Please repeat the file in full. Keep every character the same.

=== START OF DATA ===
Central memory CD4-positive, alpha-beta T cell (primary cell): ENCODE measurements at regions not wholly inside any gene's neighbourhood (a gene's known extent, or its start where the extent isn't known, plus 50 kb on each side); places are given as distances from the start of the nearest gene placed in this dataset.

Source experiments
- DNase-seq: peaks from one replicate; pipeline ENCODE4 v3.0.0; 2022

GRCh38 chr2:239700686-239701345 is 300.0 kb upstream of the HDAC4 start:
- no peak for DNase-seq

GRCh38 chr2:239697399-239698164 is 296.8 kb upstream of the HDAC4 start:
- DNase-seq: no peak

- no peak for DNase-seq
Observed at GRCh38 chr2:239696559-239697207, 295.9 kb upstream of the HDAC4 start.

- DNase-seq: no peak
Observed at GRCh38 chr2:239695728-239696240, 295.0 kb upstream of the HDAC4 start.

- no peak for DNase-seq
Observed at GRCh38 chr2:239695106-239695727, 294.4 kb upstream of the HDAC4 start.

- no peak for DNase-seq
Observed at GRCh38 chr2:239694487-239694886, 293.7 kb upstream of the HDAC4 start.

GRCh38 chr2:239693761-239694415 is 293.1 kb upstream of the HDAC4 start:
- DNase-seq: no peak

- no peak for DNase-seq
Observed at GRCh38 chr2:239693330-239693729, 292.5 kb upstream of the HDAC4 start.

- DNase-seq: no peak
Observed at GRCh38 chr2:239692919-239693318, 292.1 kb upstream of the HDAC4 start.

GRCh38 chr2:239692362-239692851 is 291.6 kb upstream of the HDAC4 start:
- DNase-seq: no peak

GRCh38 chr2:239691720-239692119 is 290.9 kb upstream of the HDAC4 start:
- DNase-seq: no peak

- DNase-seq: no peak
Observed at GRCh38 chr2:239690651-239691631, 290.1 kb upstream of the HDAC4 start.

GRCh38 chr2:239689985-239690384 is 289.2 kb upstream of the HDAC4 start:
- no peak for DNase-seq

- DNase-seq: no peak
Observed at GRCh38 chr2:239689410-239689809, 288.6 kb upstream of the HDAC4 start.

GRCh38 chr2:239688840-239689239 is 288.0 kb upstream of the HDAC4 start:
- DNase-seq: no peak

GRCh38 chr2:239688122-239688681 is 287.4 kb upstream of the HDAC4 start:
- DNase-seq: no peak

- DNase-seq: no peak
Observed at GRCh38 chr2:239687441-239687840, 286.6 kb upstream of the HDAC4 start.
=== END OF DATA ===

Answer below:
Central memory CD4-positive, alpha-beta T cell (primary cell): ENCODE measurements at regions not wholly inside any gene's neighbourhood (a gene's known extent, or its start where the extent isn't known, plus 50 kb on each side); places are given as distances from the start of the nearest gene placed in this dataset.

Source experiments
- DNase-seq: peaks from one replicate; pipeline ENCODE4 v3.0.0; 2022

GRCh38 chr2:239700686-239701345 is 300.0 kb upstream of the HDAC4 start:
- no peak for DNase-seq

GRCh38 chr2:239697399-239698164 is 296.8 kb upstream of the HDAC4 start:
- DNase-seq: no peak

- no peak for DNase-seq
Observed at GRCh38 chr2:239696559-239697207, 295.9 kb upstream of the HDAC4 start.

- DNase-seq: no peak
Observed at GRCh38 chr2:239695728-239696240, 295.0 kb upstream of the HDAC4 start.

- no peak for DNase-seq
Observed at GRCh38 chr2:239695106-239695727, 294.4 kb upstream of the HDAC4 start.

- no peak for DNase-seq
Observed at GRCh38 chr2:239694487-239694886, 293.7 kb upstream of the HDAC4 start.

GRCh38 chr2:239693761-239694415 is 293.1 kb upstream of the HDAC4 start:
- DNase-seq: no peak

- no peak for DNase-seq
Observed at GRCh38 chr2:239693330-239693729, 292.5 kb upstream of the HDAC4 start.

- DNase-seq: no peak
Observed at GRCh38 chr2:239692919-239693318, 292.1 kb upstream of the HDAC4 start.

GRCh38 chr2:239692362-239692851 is 291.6 kb upstream of the HDAC4 start:
- DNase-seq: no peak

GRCh38 chr2:239691720-239692119 is 290.9 kb upstream of the HDAC4 start:
- DNase-seq: no peak

- DNase-seq: no peak
Observed at GRCh38 chr2:239690651-239691631, 290.1 kb upstream of the HDAC4 start.

GRCh38 chr2:239689985-239690384 is 289.2 kb upstream of the HDAC4 start:
- no peak for DNase-seq

- DNase-seq: no peak
Observed at GRCh38 chr2:239689410-239689809, 288.6 kb upstream of the HDAC4 start.

GRCh38 chr2:239688840-239689239 is 288.0 kb upstream of the HDAC4 start:
- DNase-seq: no peak

GRCh38 chr2:239688122-239688681 is 287.4 kb upstream of the HDAC4 start:
- DNase-seq: no peak

- DNase-seq: no peak
Observed at GRCh38 chr2:239687441-239687840, 286.6 kb upstream of the HDAC4 start.